What is in this article?:
- Donâ€™t bet your farm: An estate plan can help preserve assets
- International buyers pushing up values
- Consider family differences
- "Given the outlook for further growth in land prices in the coming years, and the increasing value of equipment, buildings, grain bins, and other assets, I can promise you: if you don’t have an estate plan, you’re going to get hosed by the IRS,” says Ed Gillentine, a Certified Financial Planner and Chartered Financial Consultant, who spoke at the annual meeting of the Mississippi Land Bank.
International buyers pushing up values
International investors are now buying U.S. farm land and pushing up prices, which can also have an effect on your farm, he says.
“The Argentine/Chinese/European investment money that’s coming here is typically limitless. That’s why they’re buying land here — they can’t spend it all in their own countries. Their purchases will drive up prices of land in the area, which will boost the value your land.
“If you’ve been paying property taxes based on land value of $1 or $2 million, and the value increases to $4 million or $5 million because international investors are bidding up prices, where are you going to get money to pay the tax bill?
“You typically only have 5 months to 9 months to pay property taxes, so if you’re not doing some planning for adequate operating cash, you could be in trouble and might have to sell some land at fire sale prices. As my grandfather used to say, ‘You’ll be in deep weeds.’
“I’ve seen the tax returns of many who didn’t plan,” Gillentine says, “and they often were facing large amounts of estate tax on a farm that they had worked their entire life to build. The problem, if you go over the exemption limits, is that you’ve then got to come up with 40 percent of the value of the assets for Uncle Sam.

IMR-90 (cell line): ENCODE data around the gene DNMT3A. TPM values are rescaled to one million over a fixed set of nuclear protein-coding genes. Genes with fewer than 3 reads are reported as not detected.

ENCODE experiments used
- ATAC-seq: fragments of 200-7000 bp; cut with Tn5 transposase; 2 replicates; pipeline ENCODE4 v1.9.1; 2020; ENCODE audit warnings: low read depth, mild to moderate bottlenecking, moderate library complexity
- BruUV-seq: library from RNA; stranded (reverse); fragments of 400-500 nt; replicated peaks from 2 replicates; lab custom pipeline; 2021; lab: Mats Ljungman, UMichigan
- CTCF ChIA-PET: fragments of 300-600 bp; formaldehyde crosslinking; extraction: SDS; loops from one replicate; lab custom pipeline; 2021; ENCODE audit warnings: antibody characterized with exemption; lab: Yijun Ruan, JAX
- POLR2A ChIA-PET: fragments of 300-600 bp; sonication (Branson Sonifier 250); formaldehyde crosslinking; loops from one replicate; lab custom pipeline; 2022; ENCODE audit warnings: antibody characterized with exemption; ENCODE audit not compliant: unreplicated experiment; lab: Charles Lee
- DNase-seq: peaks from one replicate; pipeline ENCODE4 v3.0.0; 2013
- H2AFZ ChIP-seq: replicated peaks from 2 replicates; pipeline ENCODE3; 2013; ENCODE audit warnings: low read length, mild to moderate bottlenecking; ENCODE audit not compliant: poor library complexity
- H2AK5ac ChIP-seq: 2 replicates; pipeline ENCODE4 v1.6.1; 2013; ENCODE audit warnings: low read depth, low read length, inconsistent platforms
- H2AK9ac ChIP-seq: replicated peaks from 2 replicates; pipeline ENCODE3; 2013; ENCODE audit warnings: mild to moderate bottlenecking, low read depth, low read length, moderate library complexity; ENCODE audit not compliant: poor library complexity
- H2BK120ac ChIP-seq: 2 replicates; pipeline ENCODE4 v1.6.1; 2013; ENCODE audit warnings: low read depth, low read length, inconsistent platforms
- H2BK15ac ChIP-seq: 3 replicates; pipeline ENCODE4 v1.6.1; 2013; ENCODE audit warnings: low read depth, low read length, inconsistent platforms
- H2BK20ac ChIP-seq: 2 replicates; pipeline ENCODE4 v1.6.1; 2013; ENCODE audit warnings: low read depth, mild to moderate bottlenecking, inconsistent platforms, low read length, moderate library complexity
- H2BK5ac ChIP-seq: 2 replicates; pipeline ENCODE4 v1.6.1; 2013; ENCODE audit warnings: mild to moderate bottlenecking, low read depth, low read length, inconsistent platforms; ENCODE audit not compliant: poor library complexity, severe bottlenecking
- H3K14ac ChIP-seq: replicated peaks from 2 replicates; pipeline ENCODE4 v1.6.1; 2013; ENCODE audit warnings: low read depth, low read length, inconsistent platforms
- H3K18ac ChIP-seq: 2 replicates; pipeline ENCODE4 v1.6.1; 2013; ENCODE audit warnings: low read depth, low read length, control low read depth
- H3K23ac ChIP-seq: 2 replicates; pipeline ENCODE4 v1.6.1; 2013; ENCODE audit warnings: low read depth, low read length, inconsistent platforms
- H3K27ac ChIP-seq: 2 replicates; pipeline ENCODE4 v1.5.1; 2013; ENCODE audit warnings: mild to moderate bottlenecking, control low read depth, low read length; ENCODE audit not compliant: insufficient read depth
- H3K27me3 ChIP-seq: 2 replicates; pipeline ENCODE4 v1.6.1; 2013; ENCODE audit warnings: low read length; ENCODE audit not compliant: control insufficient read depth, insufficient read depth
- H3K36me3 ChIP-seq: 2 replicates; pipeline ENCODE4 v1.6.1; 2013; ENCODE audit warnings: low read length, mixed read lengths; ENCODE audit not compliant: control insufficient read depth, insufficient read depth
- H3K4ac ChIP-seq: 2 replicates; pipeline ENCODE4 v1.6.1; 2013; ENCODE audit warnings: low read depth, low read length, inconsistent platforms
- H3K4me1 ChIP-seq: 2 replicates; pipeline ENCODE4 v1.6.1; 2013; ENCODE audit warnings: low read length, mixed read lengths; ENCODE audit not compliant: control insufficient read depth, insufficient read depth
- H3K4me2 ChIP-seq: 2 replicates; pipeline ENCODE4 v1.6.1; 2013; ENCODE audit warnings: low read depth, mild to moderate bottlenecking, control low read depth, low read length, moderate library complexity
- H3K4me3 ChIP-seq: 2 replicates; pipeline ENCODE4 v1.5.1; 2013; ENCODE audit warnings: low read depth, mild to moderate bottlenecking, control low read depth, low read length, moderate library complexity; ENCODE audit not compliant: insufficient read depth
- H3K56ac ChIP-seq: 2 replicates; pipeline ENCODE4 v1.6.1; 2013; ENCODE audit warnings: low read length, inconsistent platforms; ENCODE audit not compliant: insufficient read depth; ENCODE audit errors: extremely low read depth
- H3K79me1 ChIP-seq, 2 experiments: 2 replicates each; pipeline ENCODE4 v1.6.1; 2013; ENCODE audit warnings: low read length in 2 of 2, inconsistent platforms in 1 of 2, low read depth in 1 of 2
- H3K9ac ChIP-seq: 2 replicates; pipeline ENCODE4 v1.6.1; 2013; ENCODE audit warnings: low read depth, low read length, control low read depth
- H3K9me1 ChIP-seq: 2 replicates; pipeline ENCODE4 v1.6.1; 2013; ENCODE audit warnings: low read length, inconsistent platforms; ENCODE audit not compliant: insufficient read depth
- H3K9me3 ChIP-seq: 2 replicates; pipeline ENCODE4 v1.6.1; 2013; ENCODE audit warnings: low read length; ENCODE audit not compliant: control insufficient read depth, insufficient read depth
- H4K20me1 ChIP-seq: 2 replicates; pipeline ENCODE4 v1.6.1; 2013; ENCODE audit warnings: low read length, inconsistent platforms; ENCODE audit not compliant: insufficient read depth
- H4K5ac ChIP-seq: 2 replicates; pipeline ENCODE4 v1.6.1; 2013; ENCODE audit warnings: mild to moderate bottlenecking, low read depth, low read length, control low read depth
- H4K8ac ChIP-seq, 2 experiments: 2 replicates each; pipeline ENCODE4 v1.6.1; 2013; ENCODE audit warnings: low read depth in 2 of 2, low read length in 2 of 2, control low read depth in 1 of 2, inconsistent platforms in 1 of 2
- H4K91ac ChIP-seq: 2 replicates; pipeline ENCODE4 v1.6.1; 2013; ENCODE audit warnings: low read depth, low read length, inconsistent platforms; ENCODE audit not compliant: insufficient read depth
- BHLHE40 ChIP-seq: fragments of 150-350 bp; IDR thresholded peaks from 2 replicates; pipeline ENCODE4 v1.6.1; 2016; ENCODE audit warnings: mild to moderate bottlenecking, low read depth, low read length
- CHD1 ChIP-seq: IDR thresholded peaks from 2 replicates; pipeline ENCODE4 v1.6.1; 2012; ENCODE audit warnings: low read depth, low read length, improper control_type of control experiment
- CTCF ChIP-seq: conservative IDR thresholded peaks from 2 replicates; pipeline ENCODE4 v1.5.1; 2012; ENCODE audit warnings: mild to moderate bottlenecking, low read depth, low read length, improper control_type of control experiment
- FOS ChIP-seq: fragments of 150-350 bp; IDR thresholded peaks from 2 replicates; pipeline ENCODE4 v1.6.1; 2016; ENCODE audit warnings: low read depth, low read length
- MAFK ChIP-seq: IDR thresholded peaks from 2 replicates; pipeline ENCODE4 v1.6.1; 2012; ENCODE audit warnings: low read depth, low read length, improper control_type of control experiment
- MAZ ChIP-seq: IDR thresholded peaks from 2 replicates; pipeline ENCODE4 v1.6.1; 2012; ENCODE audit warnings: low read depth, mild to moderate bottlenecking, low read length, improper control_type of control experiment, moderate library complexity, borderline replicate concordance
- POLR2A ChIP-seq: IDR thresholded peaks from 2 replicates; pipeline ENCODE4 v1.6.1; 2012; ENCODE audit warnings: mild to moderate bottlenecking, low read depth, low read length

“And I can tell you, the IRS likes to value such assets fairly generously. If it’s farmland that’s been in the family for generations, in an area where there haven’t been many land transactions to provide a basis for establishing value, the IRS will set the value — and they may set it far above what you think it should be.
“You don’t want to put the next generation in this predicament. Can you imagine your children, to whom you want to pass your farm, being confronted with a huge estate tax bill and no way to pay it except to sell off assets? Most kids want to do what’s right to preserve the family’s assets, but in the absence of any direction from the patriarch, in the absence of adequate cash, they’re often forced to sell the farm to pay the taxes and move on.”
Passing land through generations, with one generation selling to the next for a token $1, can create “all sorts of problems,” Gillentine says. “You should never do this; IRS penalties for 25 or 30 years of back taxes can pile up in a hurry.”
He cited the example of a small farm in a Mid-South state that had been in the family for five generations, being passed with the token $1 transfer.
“It was 60 acres near a metropolitan/tourist area. As the city grew and tourism increased, land values increased enormously. There were subdivisions of $500,000 homes, with new schools and businesses. The farm that had been valued at $1,000 per acre went from being worth $60,000 to being valued at more than $6 million. They were looking at about $1.5 million in taxes. These were just normal people who found themselves with a serious problem, which was compounded by their having passed it down over the years at a cost basis of $1.”